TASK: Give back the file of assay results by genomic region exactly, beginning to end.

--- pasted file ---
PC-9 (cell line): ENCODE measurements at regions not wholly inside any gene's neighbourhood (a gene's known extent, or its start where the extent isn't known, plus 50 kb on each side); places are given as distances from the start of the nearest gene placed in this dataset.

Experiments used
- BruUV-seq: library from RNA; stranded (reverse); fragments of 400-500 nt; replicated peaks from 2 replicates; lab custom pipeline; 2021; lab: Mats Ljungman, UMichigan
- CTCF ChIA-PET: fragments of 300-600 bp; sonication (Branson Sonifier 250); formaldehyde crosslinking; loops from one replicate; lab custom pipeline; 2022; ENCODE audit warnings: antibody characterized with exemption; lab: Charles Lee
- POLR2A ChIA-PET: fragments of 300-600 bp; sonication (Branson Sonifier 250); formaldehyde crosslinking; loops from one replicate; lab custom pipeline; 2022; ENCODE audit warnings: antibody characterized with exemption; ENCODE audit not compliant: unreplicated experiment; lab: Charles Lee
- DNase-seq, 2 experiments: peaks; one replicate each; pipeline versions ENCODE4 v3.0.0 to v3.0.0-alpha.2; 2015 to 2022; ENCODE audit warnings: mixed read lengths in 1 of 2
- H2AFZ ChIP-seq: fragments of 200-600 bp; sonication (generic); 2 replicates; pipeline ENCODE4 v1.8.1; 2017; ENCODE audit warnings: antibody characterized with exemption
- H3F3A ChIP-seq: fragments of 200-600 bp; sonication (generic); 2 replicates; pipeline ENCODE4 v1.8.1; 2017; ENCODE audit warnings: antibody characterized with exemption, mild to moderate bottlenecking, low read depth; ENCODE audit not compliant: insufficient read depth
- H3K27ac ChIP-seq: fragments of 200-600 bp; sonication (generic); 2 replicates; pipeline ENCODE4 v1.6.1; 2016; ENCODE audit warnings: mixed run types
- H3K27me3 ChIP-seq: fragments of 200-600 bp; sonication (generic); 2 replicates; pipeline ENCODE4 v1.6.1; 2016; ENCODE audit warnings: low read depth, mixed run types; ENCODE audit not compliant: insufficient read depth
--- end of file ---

PC-9 (cell line): ENCODE measurements at regions not wholly inside any gene's neighbourhood (a gene's known extent, or its start where the extent isn't known, plus 50 kb on each side); places are given as distances from the start of the nearest gene placed in this dataset.

Experiments used
- BruUV-seq: library from RNA; stranded (reverse); fragments of 400-500 nt; replicated peaks from 2 replicates; lab custom pipeline; 2021; lab: Mats Ljungman, UMichigan
- CTCF ChIA-PET: fragments of 300-600 bp; sonication (Branson Sonifier 250); formaldehyde crosslinking; loops from one replicate; lab custom pipeline; 2022; ENCODE audit warnings: antibody characterized with exemption; lab: Charles Lee
- POLR2A ChIA-PET: fragments of 300-600 bp; sonication (Branson Sonifier 250); formaldehyde crosslinking; loops from one replicate; lab custom pipeline; 2022; ENCODE audit warnings: antibody characterized with exemption; ENCODE audit not compliant: unreplicated experiment; lab: Charles Lee
- DNase-seq, 2 experiments: peaks; one replicate each; pipeline versions ENCODE4 v3.0.0 to v3.0.0-alpha.2; 2015 to 2022; ENCODE audit warnings: mixed read lengths in 1 of 2
- H2AFZ ChIP-seq: fragments of 200-600 bp; sonication (generic); 2 replicates; pipeline ENCODE4 v1.8.1; 2017; ENCODE audit warnings: antibody characterized with exemption
- H3F3A ChIP-seq: fragments of 200-600 bp; sonication (generic); 2 replicates; pipeline ENCODE4 v1.8.1; 2017; ENCODE audit warnings: antibody characterized with exemption, mild to moderate bottlenecking, low read depth; ENCODE audit not compliant: insufficient read depth
- H3K27ac ChIP-seq: fragments of 200-600 bp; sonication (generic); 2 replicates; pipeline ENCODE4 v1.6.1; 2016; ENCODE audit warnings: mixed run types
- H3K27me3 ChIP-seq: fragments of 200-600 bp; sonication (generic); 2 replicates; pipeline ENCODE4 v1.6.1; 2016; ENCODE audit warnings: low read depth, mixed run types; ENCODE audit not compliant: insufficient read depth